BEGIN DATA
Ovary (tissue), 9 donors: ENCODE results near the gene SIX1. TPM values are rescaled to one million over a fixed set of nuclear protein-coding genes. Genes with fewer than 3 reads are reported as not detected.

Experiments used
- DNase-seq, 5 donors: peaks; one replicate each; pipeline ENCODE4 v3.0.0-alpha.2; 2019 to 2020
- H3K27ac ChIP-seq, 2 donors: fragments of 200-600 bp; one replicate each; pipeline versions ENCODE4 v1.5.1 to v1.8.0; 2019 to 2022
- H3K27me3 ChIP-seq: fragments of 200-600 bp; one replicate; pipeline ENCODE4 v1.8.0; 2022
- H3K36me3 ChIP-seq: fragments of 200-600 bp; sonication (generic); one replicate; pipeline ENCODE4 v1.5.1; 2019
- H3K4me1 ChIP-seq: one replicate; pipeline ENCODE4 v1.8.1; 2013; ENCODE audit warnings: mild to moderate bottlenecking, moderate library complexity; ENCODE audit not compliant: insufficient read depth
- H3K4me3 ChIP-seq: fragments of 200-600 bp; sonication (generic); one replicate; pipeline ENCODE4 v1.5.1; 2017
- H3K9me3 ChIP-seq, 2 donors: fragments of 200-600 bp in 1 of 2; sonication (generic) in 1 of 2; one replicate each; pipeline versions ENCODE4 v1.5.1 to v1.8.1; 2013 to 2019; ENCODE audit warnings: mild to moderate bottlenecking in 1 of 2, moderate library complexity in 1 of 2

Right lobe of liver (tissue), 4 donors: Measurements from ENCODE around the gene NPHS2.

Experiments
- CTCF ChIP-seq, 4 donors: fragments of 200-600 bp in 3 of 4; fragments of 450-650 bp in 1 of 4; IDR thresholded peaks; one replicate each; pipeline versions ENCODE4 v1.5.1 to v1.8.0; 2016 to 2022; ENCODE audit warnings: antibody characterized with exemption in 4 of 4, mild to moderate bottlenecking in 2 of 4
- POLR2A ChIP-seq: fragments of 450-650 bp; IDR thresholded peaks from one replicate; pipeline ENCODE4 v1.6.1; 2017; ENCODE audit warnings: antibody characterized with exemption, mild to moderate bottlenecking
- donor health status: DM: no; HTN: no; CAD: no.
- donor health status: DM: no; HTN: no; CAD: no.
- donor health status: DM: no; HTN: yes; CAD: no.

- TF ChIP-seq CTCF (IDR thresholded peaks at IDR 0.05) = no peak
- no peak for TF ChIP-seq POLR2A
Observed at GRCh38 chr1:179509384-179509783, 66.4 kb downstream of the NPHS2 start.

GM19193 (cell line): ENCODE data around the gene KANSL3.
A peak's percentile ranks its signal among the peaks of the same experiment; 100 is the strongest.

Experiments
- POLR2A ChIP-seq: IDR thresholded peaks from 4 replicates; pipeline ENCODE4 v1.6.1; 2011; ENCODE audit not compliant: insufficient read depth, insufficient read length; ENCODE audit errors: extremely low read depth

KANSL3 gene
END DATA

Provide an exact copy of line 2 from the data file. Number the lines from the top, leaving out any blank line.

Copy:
Experiments used